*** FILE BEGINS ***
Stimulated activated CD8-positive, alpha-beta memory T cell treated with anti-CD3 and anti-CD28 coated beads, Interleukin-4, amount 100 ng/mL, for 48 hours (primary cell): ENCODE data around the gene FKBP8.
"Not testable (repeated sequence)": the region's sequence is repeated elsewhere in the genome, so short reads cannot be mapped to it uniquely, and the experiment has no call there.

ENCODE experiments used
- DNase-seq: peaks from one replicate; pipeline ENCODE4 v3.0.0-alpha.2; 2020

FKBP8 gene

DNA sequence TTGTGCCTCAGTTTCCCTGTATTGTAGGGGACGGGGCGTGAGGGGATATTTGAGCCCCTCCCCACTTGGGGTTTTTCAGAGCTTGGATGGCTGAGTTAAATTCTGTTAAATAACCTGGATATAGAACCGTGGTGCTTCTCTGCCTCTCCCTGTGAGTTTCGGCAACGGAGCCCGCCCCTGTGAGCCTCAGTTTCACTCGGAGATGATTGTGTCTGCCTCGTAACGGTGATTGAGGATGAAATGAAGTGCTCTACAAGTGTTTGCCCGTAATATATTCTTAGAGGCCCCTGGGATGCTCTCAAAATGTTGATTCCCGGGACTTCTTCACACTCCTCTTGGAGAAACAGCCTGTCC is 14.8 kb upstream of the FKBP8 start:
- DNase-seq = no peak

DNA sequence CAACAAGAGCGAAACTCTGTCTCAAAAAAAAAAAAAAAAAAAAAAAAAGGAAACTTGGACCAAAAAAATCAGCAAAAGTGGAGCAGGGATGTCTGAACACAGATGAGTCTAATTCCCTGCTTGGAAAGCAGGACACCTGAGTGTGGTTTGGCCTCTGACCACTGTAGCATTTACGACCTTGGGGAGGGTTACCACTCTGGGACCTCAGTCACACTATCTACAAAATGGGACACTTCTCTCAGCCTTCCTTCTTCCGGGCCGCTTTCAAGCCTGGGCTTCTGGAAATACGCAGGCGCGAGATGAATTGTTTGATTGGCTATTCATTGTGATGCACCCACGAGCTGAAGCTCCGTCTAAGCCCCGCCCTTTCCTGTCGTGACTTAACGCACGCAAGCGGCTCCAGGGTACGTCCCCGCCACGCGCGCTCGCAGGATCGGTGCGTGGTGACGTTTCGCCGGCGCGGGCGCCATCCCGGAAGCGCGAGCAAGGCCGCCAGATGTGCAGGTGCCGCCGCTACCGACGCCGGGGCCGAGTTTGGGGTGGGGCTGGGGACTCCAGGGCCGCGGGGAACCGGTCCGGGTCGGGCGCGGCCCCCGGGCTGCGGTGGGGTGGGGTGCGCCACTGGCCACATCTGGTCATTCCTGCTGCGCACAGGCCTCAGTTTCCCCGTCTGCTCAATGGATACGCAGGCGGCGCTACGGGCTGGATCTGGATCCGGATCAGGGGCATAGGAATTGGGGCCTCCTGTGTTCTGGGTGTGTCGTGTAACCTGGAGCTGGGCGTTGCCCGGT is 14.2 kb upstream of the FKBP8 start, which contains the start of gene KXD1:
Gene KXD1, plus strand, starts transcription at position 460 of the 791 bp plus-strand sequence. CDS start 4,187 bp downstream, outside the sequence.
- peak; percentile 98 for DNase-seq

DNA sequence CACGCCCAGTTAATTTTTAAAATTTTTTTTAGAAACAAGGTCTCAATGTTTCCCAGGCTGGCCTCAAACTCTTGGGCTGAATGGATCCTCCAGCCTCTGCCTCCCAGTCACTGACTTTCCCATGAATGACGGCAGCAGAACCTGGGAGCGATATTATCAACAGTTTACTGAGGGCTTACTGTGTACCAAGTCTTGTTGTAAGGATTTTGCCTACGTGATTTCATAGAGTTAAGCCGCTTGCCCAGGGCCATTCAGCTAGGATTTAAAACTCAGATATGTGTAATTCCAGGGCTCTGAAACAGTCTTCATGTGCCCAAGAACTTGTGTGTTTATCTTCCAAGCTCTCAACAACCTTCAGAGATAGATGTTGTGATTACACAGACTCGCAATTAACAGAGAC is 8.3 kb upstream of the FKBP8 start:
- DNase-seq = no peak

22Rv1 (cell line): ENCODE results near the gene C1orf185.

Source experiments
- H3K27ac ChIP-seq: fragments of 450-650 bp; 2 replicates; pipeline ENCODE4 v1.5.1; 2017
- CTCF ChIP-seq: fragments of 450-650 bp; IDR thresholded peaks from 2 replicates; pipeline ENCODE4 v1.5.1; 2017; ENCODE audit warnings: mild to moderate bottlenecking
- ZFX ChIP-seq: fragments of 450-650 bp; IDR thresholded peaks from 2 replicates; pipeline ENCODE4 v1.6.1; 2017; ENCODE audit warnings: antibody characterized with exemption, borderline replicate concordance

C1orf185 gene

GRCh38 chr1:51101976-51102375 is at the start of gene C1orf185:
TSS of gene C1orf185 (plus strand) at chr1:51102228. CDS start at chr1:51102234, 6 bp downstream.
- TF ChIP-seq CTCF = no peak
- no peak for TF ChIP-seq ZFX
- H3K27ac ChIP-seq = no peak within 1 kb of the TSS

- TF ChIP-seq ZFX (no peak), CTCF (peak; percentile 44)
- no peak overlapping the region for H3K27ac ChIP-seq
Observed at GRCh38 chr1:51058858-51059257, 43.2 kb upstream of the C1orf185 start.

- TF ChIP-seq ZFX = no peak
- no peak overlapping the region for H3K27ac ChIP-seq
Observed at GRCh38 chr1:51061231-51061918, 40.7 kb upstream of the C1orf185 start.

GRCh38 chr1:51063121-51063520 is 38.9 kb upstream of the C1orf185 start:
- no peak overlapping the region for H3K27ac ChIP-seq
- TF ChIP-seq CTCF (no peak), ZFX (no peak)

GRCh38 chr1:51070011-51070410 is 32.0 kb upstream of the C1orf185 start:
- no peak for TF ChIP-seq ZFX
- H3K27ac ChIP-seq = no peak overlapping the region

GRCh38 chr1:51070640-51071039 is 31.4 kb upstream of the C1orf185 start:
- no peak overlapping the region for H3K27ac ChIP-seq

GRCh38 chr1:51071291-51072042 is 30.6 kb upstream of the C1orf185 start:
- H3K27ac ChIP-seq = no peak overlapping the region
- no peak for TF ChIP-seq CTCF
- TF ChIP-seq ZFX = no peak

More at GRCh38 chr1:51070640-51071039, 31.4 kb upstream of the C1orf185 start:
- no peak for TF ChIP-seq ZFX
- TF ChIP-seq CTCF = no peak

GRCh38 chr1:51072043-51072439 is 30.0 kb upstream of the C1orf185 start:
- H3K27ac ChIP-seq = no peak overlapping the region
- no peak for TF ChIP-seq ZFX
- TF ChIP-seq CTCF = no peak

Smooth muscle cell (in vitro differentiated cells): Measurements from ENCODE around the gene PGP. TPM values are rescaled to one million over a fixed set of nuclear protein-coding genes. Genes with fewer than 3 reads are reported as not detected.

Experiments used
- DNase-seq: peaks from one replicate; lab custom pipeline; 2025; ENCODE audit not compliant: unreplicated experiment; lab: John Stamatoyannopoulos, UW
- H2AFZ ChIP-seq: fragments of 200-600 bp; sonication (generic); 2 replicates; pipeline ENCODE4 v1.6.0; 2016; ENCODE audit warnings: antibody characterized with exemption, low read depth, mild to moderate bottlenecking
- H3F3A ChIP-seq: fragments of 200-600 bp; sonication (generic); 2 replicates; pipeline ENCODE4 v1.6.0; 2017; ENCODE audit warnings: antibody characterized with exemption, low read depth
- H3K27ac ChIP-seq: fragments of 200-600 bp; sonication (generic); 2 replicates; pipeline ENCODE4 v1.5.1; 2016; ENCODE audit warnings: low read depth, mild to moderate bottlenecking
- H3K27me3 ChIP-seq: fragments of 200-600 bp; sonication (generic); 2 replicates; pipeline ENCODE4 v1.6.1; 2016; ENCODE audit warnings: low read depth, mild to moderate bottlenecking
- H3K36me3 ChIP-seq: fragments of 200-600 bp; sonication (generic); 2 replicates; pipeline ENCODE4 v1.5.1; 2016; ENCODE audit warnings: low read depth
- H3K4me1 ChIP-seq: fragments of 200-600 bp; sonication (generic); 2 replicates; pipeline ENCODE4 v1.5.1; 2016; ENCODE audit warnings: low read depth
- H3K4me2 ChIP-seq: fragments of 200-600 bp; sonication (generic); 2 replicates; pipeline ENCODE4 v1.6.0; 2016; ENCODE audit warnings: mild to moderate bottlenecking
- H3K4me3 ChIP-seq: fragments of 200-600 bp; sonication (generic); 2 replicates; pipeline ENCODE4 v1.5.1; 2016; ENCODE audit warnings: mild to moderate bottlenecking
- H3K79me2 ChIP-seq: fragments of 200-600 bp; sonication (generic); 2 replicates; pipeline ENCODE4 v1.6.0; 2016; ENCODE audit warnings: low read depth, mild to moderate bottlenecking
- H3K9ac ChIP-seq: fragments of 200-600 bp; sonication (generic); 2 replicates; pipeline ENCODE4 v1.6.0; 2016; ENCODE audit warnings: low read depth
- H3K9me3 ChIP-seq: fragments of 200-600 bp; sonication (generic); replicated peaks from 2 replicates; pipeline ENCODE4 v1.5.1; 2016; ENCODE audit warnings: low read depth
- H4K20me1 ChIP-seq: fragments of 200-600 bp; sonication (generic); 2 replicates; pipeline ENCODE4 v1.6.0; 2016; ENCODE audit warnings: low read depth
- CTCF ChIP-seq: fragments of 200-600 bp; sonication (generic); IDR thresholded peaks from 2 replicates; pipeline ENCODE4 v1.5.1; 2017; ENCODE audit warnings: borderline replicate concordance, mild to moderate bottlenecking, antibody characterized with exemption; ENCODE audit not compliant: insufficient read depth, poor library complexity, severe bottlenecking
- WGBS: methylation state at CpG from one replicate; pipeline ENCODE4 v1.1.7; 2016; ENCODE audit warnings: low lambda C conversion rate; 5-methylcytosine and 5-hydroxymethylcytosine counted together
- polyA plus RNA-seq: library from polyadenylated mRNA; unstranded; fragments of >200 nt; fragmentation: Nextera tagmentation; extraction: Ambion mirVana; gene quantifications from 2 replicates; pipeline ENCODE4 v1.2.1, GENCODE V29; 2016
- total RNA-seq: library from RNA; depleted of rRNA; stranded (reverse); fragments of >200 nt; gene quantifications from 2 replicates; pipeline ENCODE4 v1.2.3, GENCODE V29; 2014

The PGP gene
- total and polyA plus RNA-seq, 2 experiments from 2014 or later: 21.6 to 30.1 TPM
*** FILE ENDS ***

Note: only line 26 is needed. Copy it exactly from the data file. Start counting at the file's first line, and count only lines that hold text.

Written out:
Observed at GRCh38 chr1:51058858-51059257, 43.2 kb upstream of the C1orf185 start.